Arctic air temperatures are warming faster than anywhere else on Earth. Although the level of precipitation is remaining unchanged, there is reduced snowfall in summer which is being replaced by increasing rain. The loss of summer snow and increase in rain is resulting in a positive feedback mechanism increasing warming and melting of the Arctic ice.
We are already witnessing an increase in the Albedo feedback mechanism - loss of reflectivity in the arctic leading to more warming and greater ice melt. Research published early in 2011 revealed Loss of reflectivity in the Arctic is double the estimate used in climate models. With the change in precipitation we have a further feedback mechanism contributing to Arctic warming and melting of snow and sea ice.
The research on this new polar global warming feedback mechanism was presented by Dr James Screen from the University of Melbourne at the XXV International Union of Geodesy and Geophysics General Assembly in Melbourne on 2 July 2011.
“As a result of this temperature shift, we estimate that there has been a 40 percent decrease in summer snowfall over the last 20 years.” said Dr Screen, who was lead author for this research.
“The reductions in snowfall in the summer months (when there is still typically significant snow in Arctic regions) have knock-on effects for the sea ice - the ice floating on top of the Arctic Ocean,” he said.
“Snow is highly reflective and bounces up to 85 percent of the incoming sunlight back into space. Snow on top of ice effectively acts as a sunscreen protecting the ice from the power of the sun rays.”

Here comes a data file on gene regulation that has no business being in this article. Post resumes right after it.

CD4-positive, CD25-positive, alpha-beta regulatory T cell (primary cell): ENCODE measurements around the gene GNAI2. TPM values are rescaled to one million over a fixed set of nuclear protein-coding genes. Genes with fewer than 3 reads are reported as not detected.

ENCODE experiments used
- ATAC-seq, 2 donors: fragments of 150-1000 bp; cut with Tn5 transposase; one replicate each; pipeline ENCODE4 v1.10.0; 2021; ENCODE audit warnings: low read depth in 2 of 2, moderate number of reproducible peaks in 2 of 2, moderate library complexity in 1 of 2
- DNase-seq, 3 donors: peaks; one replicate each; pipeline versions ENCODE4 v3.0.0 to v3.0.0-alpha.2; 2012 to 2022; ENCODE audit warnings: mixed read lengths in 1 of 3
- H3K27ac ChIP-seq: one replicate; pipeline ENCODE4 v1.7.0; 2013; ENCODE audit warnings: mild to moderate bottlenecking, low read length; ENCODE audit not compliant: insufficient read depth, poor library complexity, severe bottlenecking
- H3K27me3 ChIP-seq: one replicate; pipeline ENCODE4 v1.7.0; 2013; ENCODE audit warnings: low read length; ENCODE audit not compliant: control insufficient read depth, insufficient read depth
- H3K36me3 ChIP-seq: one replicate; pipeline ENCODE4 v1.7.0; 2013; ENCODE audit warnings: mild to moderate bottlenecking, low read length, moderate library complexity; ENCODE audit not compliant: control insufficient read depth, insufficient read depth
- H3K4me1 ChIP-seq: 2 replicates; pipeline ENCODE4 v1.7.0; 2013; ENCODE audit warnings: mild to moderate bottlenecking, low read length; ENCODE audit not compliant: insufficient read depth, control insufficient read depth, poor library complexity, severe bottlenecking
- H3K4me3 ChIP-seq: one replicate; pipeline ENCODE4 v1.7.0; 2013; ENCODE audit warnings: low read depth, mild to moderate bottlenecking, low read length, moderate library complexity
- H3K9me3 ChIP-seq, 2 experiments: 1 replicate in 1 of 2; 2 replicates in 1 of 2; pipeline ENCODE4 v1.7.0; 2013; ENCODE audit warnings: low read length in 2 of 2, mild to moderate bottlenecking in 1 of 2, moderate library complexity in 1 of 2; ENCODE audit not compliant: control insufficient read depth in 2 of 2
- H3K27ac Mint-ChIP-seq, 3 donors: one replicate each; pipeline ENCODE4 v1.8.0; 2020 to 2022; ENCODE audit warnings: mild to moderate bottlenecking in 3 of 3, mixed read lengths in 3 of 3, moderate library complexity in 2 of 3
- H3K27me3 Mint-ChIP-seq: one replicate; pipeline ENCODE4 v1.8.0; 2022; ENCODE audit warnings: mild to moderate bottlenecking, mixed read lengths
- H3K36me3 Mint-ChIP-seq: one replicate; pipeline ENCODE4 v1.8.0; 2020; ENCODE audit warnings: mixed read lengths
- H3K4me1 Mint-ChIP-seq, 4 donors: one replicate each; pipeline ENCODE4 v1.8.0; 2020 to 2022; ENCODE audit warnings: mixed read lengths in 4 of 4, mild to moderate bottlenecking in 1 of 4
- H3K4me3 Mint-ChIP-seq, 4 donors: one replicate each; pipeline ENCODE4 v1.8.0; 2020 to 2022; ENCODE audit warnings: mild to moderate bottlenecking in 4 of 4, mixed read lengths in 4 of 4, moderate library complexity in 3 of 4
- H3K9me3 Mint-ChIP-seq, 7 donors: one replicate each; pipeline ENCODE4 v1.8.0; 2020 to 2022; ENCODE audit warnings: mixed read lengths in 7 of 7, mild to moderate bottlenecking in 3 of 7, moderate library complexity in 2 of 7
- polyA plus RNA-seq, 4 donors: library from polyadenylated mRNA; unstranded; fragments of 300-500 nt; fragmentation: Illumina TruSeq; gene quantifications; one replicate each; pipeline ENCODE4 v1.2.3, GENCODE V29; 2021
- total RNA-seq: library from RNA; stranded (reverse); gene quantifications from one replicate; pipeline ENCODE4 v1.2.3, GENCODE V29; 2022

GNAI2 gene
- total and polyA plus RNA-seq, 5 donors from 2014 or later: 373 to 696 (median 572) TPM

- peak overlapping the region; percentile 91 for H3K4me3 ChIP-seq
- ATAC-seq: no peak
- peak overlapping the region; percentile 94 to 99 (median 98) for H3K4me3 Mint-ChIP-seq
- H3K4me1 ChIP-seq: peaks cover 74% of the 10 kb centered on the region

“As the snow cover has decreased, more sea ice has become exposed to the sunlight, increasing the melting of the ice. Measurements show that the sea ice has been getting thinner and less extensive,” he said
The study was conducted with Professor Ian Simmonds of Melbourne University’s School of Earth Sciences and was published in the prestigious international journal Climate Dynamics.
The article - Declining summer snowfall in the Arctic: causes, impacts and feedbacks was published in Climate Dynamics on June 10. The abstract for the article concludes:
"We perform a series of sensitivity experiments in which inter-annual changes in snow-covered ice are either unaccounted for, or are parameterized. In the parameterized case, the loss of snow-on-ice results in a substantial decrease in the surface albedo over the Arctic Ocean, that is of comparable magnitude to the decrease in albedo due to the decline in sea ice cover. Accordingly, the solar input to the Arctic Ocean is increased, causing additional surface ice melt. We conclude that the decline in summer snowfall has likely contributed to the thinning of sea ice over recent decades. The results presented provide support for the existence of a positive feedback in association with warming-induced reductions in summer snowfall."
A comprehensive study published in 2004 conducted by 300 scientists and elders from native communities in the arctic found that the Arctic ice cap is melting at an unprecedented rate due to human induced global warming. A review of scientific literature reported in 2007 that Arctic Sea Ice heading for Rapid Disintegration: Greenland Ice Sheet melting.
An Arctic climate change report card produced by the National Oceanic and Atmospheric Administration (NOAA) in 2010 found that Arctic climate warming at unprecedented rate due to Global Warming. Other research found that Greenland sets a new melt record in 2010 - sea levels to rise. (See also Record summer melting in Greenland 2010)
Scientists have also discovered the albedo climate feedback mechanism - Loss of reflectivity in the Arctic - is double the estimate used in current state-of-art climate models. We are also seeing signs of Arctic Permafrost thawing raising CO2 levels. The 2011 winter sea ice maximum has continued the strong decline trend.
* University of Melbourne, July 2, 2011 - More rain, less snow leads to faster Arctic ice melt
* James A. Screen, Ian Simmonds. Declining summer snowfall in the Arctic: causes, impacts and feedbacks. Climate Dynamics, 2011; DOI: 10.1007/s00382-011-1105-2